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A Brief History of Polka Dots
America’s love affair with the polka dot began, perhaps, in 1926, when Miss America was photographed in a polka dot swimsuit. Shortly after, in 1928, Disney introduced its cartoon darling Minnie Mouse wearing a red polka dot dress and matching bow. Throughout the 1930s, polka dot dresses appeared in stores, the fabric suddenly subversive, nipped in by ribbons and accentuated with bows. In 1940, the woozy melody of Frank Sinatra’s ballad “Polka Dots and Moonbeams” captured the height of America’s polka dot mania—that spring, the Los Angeles Times assured its readers, “You can sign your fashion life away on the polka-dotted line, and you’ll never regret it.”
Later in the decade, the polka dot accrued a highbrow style currency when Christian Dior released his “New Look” collection of hourglass dresses, many styles bedecked with dots. After a wartime period of shifting gender roles, Dior told Vogue that his collection sought “to make women extravagantly, romantically, eyelash-battingly female” again. (Dior: not a fan of the polka dots on Rosie the Riveter’s headband.) Hollywood followed feminine suit, and the newly-ladylike print fast became popular with actresses: Elizabeth Taylor, Lucille Ball, and Marilyn Monroe were some of the polka dot’s chief exponents.
In 1951, Monroe was famously photographed wearing a polka dot bikini. Nine years later, the release of Brian Hyland’s hit song, “Itsy Bitsy Teenie Weenie Yellow Polka Dot Bikini,” brought polka dots back into vogue. Throughout the ‘60s, the artist–and walking medley of polka dots–Yayoi Kusama became known for the busy dotted swarms that covered her paintings. “Our earth is only one polka dot among millions of others,” she once said. Kusama also believed–before she checked herself into a mental hospital in 2006–that when painted with polka dots, the body became “part of the unity of the universe.” Now released, the artist still sports the print.
Once upon a time, spotted prints went by a host of other names. Slate’s Jude Stewart provides an overview: in the 19th century, “Dotted-Swiss referred to raised dots on transparent tulle,” and in France, “quinconce described the diagonal arrangement of dots seen on the 5-side of dice.” Meanwhile, “[t]he large coin-sized dots on fabric, called Thalertupfen in German, got their name from Thaler, the currency of German-speaking Europe until the late 1800s.”
But then came the polka, the dance so popular that mid-19th century Europe came up with the word “polkamania” to describe its own excitement. As the polka craze swept west across the continent, enthusiasts claimed the polka jacket, then the polka hat (neither of them spotted), and finally, the polka dot. There is only a tenuous connection between dot and dance, yet surely the two are linked—it’s possible that polka dots reflect the same regulated, short bursts of energy that inflect the polka itself. Regardless, we know that the American women’s magazine Godey’s Lady’s Book was the first to print the term, in an 1857 description of a “scarf of muslin, for light summer wear, surrounded by a scalloped edge, embroidered in rows of round polka dots.”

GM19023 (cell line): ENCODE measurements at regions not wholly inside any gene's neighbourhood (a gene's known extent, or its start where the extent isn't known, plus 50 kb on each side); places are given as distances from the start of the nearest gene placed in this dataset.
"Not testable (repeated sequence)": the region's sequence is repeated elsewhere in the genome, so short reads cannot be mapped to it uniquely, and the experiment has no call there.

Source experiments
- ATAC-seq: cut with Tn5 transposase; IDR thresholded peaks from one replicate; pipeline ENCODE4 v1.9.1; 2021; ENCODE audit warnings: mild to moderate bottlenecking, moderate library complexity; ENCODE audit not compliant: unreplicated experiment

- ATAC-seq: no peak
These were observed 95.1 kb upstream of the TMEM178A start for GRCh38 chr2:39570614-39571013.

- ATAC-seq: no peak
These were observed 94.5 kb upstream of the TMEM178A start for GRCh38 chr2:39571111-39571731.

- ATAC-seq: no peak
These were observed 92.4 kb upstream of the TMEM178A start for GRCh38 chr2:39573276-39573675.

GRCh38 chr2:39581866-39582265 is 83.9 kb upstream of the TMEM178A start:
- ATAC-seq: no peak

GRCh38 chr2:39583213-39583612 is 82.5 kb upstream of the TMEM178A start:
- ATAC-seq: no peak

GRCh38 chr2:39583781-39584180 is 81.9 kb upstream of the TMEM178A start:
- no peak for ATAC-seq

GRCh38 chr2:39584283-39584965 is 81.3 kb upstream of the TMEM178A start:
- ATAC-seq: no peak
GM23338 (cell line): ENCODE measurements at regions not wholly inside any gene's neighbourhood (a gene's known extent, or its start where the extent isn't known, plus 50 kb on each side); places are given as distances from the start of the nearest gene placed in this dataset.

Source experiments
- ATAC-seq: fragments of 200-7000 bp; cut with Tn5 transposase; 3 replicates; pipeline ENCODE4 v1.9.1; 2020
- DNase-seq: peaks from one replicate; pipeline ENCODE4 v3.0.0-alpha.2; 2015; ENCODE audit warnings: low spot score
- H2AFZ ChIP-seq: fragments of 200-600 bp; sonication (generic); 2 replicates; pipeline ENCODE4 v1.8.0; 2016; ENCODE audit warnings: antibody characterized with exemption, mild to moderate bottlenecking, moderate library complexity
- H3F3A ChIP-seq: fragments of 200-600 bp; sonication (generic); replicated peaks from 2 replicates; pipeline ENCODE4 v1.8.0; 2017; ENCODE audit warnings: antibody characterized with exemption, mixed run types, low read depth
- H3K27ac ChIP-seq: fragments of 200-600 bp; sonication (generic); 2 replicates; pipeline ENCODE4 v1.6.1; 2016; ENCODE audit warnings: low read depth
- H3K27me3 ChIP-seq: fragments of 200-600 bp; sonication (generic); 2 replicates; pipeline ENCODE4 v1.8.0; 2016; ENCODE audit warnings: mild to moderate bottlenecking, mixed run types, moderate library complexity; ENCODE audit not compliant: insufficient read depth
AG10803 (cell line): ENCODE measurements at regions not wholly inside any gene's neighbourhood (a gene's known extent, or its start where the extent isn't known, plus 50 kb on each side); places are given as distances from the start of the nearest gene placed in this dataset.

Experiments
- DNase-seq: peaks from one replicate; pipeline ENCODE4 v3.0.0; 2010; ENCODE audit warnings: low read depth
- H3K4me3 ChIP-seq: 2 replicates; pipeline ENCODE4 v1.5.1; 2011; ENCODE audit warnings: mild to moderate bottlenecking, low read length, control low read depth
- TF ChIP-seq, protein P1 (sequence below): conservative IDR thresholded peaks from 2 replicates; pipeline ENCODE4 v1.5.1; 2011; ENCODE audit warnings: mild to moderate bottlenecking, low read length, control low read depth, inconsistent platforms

The word “polka” itself derives from the Polish for “Polish woman”—in Czech, it translates to “little woman or girl.” Polka dots are inherently diminutive, automatically feminine. Today, when we wear them, we inherit their complicated legacy from the women that have worn them before us—women who have negotiated the shifting realm of trying to rock a dot and be taken seriously at the same time. As Elle Woods’ college counselor famously said, “Harvard won’t be impressed that you aced History of Polka Dots.”
Of course, there aren’t just dotty women. In 1962, Marvel Comics unleashed its polka dot-clad superhero—Polka-Dot Man, who used the power of polka dots to defeat baddies. In 1965, Bob Dylan appeared on the cover of the EP for “Just Like Tom Thumb’s Blues” in a striking green polka dot shirt. Much later, in an episode of Mad Men (in which nearly all the female characters have worn polka dots), Roger Sterling donned a spotted maroon silk scarf. In recent years, the print has become increasingly popular with men, with celebrities like Joseph Gordon-Levitt, Lionel Messi, and Mickey Avalon embracing the trend, as well as the (female) designer Rei Kawakubo of the fashion house Comme des Garçons, who has applied polka dots to brogues, shirts, tees and wallets among other men’s fashion items.
“Polka dots need not be emasculating,” said Anna Akbari, wardrobe consultant and founder of the styling business Closet Catharsis. Akbari, who teaches a course entitled “Fashion and Power” at NYU, added that men wearing polka dots “demonstrates that they pay attention to fashion, that they’re fashion-focused.” Other renowned male advocates of the polka dot include Marc Jacobs, with his “Dotty” collection and Dot perfume (jasmine, orange blossom and honeysuckle), and the artist Damien Hirst, notorious for his sterile, vertigo-inducing dot paintings.